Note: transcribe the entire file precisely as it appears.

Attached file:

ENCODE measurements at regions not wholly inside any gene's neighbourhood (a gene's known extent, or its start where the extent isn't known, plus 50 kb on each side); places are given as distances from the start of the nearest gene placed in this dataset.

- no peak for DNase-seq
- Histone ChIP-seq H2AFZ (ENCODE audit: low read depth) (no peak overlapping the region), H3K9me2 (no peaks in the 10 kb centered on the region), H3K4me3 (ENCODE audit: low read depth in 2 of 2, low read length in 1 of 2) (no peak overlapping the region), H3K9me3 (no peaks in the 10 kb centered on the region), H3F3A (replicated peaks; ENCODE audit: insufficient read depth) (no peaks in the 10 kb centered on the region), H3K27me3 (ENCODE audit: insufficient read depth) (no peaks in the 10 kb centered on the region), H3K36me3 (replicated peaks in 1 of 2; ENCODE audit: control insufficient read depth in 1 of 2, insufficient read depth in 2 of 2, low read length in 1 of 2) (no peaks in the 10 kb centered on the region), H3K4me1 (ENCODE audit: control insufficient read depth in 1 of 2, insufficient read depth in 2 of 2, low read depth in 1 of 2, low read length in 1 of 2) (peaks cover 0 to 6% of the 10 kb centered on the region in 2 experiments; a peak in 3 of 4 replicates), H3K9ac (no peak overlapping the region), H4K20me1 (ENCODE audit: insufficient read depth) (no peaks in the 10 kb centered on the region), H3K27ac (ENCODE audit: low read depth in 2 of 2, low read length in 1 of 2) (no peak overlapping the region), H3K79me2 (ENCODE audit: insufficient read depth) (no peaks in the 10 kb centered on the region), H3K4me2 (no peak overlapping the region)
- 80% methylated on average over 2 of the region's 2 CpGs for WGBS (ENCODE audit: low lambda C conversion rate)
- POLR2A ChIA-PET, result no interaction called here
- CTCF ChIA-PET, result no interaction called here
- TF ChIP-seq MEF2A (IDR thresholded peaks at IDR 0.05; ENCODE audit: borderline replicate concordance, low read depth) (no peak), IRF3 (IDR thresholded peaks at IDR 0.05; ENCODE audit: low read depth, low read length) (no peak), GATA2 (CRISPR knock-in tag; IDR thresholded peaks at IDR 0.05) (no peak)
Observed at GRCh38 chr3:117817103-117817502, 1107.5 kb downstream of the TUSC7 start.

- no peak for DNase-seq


ENCODE measurements at regions not wholly inside any gene's neighbourhood (a gene's known extent, or its start where the extent isn't known, plus 50 kb on each side); places are given as distances from the start of the nearest gene placed in this dataset.

- no peak for DNase-seq
- Histone ChIP-seq H2AFZ (ENCODE audit: low read depth) (no peak overlapping the region), H3K9me2 (no peaks in the 10 kb centered on the region), H3K4me3 (ENCODE audit: low read depth in 2 of 2, low read length in 1 of 2) (no peak overlapping the region), H3K9me3 (no peaks in the 10 kb centered on the region), H3F3A (replicated peaks; ENCODE audit: insufficient read depth) (no peaks in the 10 kb centered on the region), H3K27me3 (ENCODE audit: insufficient read depth) (no peaks in the 10 kb centered on the region), H3K36me3 (replicated peaks in 1 of 2; ENCODE audit: control insufficient read depth in 1 of 2, insufficient read depth in 2 of 2, low read length in 1 of 2) (no peaks in the 10 kb centered on the region), H3K4me1 (ENCODE audit: control insufficient read depth in 1 of 2, insufficient read depth in 2 of 2, low read depth in 1 of 2, low read length in 1 of 2) (peaks cover 0 to 6% of the 10 kb centered on the region in 2 experiments; a peak in 3 of 4 replicates), H3K9ac (no peak overlapping the region), H4K20me1 (ENCODE audit: insufficient read depth) (no peaks in the 10 kb centered on the region), H3K27ac (ENCODE audit: low read depth in 2 of 2, low read length in 1 of 2) (no peak overlapping the region), H3K79me2 (ENCODE audit: insufficient read depth) (no peaks in the 10 kb centered on the region), H3K4me2 (no peak overlapping the region)
- 80% methylated on average over 2 of the region's 2 CpGs for WGBS (ENCODE audit: low lambda C conversion rate)
- POLR2A ChIA-PET, result no interaction called here
- CTCF ChIA-PET, result no interaction called here
- TF ChIP-seq MEF2A (IDR thresholded peaks at IDR 0.05; ENCODE audit: borderline replicate concordance, low read depth) (no peak), IRF3 (IDR thresholded peaks at IDR 0.05; ENCODE audit: low read depth, low read length) (no peak), GATA2 (CRISPR knock-in tag; IDR thresholded peaks at IDR 0.05) (no peak)
Observed at GRCh38 chr3:117817103-117817502, 1107.5 kb downstream of the TUSC7 start.

- no peak for DNase-seq